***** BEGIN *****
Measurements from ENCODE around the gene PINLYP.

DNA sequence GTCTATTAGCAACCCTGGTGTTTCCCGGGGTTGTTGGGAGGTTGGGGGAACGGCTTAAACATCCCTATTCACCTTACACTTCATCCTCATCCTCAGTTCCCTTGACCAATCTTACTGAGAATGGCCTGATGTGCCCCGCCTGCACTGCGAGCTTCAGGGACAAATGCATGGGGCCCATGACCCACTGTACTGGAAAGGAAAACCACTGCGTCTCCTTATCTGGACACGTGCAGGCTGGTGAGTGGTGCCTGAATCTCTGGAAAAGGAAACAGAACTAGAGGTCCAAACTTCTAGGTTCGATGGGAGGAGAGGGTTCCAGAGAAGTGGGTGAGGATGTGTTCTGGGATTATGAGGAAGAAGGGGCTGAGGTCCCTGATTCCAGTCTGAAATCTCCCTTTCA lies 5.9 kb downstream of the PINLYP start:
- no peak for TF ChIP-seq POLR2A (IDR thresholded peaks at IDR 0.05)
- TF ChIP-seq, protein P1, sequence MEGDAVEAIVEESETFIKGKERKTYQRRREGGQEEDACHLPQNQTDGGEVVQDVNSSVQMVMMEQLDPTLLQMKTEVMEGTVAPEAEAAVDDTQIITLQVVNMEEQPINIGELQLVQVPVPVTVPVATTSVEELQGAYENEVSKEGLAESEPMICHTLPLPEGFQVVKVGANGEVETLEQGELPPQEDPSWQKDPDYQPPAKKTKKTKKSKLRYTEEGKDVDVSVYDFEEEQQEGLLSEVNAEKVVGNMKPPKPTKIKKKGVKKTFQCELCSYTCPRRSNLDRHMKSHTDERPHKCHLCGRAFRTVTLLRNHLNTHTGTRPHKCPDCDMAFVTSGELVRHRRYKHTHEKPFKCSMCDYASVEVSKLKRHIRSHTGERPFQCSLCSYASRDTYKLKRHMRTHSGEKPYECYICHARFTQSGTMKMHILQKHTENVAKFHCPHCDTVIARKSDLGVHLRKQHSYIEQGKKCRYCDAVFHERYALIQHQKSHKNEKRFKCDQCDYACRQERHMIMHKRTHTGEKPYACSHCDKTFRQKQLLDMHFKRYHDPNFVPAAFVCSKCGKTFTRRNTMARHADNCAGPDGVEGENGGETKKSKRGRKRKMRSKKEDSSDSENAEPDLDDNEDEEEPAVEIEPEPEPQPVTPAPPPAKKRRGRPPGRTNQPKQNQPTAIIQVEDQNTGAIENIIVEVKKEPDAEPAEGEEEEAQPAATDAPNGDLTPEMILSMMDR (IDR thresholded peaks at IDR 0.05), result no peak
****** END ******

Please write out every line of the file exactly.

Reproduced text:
Measurements from ENCODE around the gene PINLYP.

DNA sequence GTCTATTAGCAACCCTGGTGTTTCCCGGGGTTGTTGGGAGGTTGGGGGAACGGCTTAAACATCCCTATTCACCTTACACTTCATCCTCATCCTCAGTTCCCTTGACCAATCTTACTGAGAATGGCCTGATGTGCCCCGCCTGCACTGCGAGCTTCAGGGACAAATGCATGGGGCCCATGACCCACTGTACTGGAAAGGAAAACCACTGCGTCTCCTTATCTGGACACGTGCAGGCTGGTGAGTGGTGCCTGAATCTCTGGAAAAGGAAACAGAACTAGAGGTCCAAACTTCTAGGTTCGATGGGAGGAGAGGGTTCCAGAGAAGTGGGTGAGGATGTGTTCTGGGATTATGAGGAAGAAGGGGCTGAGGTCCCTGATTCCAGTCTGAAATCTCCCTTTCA lies 5.9 kb downstream of the PINLYP start:
- no peak for TF ChIP-seq POLR2A (IDR thresholded peaks at IDR 0.05)
- TF ChIP-seq, protein P1, sequence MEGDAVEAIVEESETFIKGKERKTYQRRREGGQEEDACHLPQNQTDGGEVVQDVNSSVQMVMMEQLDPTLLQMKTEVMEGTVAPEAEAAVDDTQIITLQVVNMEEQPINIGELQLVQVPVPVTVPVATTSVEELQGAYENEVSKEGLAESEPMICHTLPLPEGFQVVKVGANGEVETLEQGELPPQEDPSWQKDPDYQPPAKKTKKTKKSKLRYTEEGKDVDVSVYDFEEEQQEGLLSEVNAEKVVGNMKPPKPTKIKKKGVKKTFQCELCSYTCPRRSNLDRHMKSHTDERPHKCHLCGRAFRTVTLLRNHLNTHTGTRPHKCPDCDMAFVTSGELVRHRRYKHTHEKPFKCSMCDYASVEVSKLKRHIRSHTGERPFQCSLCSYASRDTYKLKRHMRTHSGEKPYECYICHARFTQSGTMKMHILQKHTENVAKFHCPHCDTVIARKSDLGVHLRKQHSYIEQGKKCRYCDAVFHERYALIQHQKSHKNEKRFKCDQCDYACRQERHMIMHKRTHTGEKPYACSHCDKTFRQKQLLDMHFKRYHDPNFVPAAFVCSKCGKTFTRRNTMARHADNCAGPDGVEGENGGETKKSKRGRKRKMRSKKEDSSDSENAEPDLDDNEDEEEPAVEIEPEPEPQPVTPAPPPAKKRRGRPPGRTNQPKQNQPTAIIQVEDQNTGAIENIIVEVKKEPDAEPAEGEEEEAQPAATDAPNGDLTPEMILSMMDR (IDR thresholded peaks at IDR 0.05), result no peak